By ROBERT PEAR
The New York Times
November 25, 2007
WASHINGTON, Nov. 24 — When senators debate health care, they usually speak in abstract terms about soaring health costs and the plight of the uninsured.
But just 20 feet from the Senate chamber is a young man who knows those problems all too well from personal experience. The man, Sergio A. Olaya, runs the Capitol elevators on which the senators ride. Whenever the Senate is in session, he is on duty.
Mr. Olaya, 21, is struggling with $255,000 of medical bills incurred by his mother before she died in April from an aggressive form of brain cancer.
A local hospital and its collection agency have been hounding him in an effort to collect from his mother’s estate, Mr. Olaya said. To pay the bills, he is selling the Maryland home where he lived with his mother, Clara Ines Olaya, 61.
His experience highlights the problems of the uninsured, from which members of Congress are usually insulated. The leading Democratic presidential candidates say all Americans should have coverage as good as what Congress has.
As a government employee, Mr. Olaya has health insurance. But his mother, like 47 million other Americans, was uninsured.
“I wonder how many senators have been in the elevator with Sergio, talked to him, shared a smile with him, but had no idea of the terrible burden he and his mother were carrying,” said Senator Richard J. Durbin of Illinois, the Senate Democratic whip, who learned of Mr. Olaya’s problems from an aide.
In an interview, Mr. Olaya said: “I’m just a college kid. I don’t have financial support from anyone. Paying $255,000 for medical bills derails my ability to pay for college.”
Senators have access to a wide range of insurance options through the Federal Employees Health Benefits Program. Congress has its own “attending physician” — actually, a team of 5 doctors and 14 nurses who work in the Capitol and nearby Congressional office buildings. Lawmakers can fill prescriptions at a small pharmacy in the Capitol. For more serious problems, they can use nearby military hospitals.
But Congress is far from agreement on any comprehensive proposals to help the uninsured. Even legislation to cover children has been caught up in a furious battle with President Bush over the proper role of government in providing insurance.
Senators are not normally exposed to the fears that strike many workers as employers reduce health benefits and insurers increase premiums year after year. Annual increases of 20 percent or more are not unusual for small businesses. The National Federation of Independent Business, a lobby for small business owners, says health costs are their top concern.
Since 2000, the number of uninsured, as reported by the Census Bureau, has increased by 8.6 million, or 22 percent. Some private studies suggest that one in three Americans under the age of 65 may have been uninsured at some time in the last two years.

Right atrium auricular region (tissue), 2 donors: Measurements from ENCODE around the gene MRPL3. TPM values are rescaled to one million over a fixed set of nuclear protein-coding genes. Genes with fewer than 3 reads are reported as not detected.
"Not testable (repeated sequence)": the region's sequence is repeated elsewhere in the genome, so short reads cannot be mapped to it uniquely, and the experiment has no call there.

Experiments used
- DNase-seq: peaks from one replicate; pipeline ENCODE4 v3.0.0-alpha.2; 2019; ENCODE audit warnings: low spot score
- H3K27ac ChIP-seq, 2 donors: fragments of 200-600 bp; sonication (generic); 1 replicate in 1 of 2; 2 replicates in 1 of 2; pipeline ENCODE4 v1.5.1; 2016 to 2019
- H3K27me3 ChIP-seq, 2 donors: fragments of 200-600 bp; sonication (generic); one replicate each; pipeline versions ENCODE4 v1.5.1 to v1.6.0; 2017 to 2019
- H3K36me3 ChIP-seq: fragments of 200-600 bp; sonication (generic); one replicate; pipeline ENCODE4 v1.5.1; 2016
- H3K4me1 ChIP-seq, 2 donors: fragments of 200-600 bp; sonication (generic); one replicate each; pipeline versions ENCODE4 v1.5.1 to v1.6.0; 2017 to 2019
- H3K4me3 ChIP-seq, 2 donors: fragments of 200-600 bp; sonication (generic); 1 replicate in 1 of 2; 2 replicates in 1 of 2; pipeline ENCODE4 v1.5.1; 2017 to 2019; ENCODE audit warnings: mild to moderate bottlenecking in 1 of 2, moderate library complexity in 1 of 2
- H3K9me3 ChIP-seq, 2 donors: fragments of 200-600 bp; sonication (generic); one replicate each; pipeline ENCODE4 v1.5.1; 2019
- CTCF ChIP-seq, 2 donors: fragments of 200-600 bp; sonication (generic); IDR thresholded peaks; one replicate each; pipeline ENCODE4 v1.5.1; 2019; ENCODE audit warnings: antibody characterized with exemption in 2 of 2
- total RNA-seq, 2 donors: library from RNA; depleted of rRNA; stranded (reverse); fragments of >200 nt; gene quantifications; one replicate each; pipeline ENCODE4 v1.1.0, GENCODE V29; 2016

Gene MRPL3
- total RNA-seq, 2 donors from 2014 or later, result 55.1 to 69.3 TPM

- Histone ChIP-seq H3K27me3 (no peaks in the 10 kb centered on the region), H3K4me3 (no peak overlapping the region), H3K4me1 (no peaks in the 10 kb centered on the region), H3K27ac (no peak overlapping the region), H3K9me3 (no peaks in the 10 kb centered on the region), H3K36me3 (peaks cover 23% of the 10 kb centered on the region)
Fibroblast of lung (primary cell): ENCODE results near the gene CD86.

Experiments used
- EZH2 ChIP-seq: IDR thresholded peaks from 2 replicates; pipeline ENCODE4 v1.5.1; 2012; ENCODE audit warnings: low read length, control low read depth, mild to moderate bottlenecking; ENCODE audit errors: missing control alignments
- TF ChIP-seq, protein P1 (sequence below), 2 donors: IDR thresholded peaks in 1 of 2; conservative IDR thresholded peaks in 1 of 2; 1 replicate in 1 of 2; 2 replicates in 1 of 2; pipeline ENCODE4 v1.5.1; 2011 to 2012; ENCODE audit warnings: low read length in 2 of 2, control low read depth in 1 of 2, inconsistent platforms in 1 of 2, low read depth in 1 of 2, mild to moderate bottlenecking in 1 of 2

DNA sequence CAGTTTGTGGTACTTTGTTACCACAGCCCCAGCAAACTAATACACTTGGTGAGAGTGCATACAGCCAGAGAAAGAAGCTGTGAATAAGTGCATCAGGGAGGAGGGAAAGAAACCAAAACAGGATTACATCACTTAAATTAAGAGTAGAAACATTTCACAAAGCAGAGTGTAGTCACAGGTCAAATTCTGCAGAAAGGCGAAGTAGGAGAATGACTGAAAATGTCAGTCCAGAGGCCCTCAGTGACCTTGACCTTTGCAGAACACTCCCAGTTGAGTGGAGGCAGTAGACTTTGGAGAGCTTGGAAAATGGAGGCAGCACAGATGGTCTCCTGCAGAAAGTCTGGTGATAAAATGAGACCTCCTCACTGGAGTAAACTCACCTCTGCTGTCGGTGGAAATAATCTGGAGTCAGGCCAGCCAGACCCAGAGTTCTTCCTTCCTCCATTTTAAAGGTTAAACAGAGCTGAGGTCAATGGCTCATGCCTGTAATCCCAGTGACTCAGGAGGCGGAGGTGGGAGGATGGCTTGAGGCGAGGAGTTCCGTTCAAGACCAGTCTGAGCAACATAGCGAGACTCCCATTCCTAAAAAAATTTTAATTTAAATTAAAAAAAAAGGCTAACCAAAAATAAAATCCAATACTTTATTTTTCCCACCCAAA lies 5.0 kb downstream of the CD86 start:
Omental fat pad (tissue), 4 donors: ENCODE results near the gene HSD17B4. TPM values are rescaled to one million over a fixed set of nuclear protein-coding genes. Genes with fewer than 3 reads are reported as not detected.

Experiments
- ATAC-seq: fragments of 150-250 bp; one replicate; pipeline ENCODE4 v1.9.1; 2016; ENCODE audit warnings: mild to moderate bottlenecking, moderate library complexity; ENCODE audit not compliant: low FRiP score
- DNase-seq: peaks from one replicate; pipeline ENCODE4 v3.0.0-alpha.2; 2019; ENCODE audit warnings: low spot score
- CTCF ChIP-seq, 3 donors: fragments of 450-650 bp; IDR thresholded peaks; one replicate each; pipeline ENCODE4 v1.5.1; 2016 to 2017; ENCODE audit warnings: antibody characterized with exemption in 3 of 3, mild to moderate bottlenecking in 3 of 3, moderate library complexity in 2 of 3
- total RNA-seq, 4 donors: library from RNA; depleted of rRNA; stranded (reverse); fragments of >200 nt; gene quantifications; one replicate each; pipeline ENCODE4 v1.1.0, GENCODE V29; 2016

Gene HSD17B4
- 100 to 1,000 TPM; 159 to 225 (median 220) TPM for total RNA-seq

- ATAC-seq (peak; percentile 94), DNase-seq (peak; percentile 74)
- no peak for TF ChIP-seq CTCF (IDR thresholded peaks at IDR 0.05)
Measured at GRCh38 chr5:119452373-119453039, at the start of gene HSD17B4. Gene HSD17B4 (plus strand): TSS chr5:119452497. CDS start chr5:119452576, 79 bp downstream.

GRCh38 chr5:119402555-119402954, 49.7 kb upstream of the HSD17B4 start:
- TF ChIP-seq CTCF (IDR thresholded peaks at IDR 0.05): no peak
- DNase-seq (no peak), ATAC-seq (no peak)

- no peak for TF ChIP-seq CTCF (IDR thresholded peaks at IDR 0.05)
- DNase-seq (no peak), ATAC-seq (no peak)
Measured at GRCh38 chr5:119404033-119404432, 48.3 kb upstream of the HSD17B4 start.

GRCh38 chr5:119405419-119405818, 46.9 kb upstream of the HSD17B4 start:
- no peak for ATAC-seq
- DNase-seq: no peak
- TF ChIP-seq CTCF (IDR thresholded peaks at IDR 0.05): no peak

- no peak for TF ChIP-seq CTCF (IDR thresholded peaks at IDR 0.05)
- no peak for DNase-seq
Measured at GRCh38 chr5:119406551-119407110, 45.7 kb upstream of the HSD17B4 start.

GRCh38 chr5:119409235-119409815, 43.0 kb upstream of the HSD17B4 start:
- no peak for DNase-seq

“The truth is, almost every family is at risk because of a fraying health care safety net,” Mr. Durbin said. “Almost all of us could be one pink slip, one election, one bad diagnosis or one serious accident away from a health and economic disaster. This affects Sergio, a member of our Senate family. It affects all families.”
One lawmaker, Senator Sherrod Brown, Democrat of Ohio, has refused to accept the health insurance available to members of Congress. He says he will not take it until all Americans have access to affordable coverage.
Former Senator John Edwards, a candidate for the Democratic presidential nomination, said, “There is no excuse for politicians in Washington having health care when America has no health care.”
Mr. Edwards has been conveying that message to Iowa voters in 30-second television commercials. On his first day in office, he said, he will “submit legislation to end coverage for the president, all members of Congress and all senior political appointees in the legislative and executive branches of government on July 20, 2009 — unless Congress has enacted universal health insurance.”
One of his rivals for the nomination, Senator Hillary Rodham Clinton of New York, said she would “give all Americans the same set of insurance options that their members of Congress have.” This, she said, could be done “without any new bureaucracy.”
Another Democratic presidential contender, Senator Barack Obama of Illinois, said that under his proposal for universal coverage, everyone would have access to “health care that is as good as the health care that I have as a member of Congress.”
While waiting for such coverage, many Americans will wrestle with debts like those facing Mr. Olaya, the Senate elevator operator. He had been a student at the University of Delaware, but said he would not return until he paid his mother’s medical bills.
His mother, an expert on health and nutrition, was born in Colombia, received a master’s degree from Stanford in 1981 and became a United States citizen in 1994. She had health insurance in most of her jobs over the last 20 years, at the Centers for Disease Control and Prevention, the United States Agency for International Development, Unicef and other organizations.
But she had been unemployed and uninsured since December.
Mrs. Olaya had applied for a new federal job. When the job offer finally came in March, her son said, she had just suffered a stroke and could not get out of bed to answer the telephone. In another month or two, she might have had health coverage through her new job. In another four years, she would have been eligible for Medicare.
“Instead,” Senator Durbin said, “she had the bad luck and bad timing to fall through one of the gaping holes in America’s unraveling health care safety net. Now her only child, her son, is paying the price.”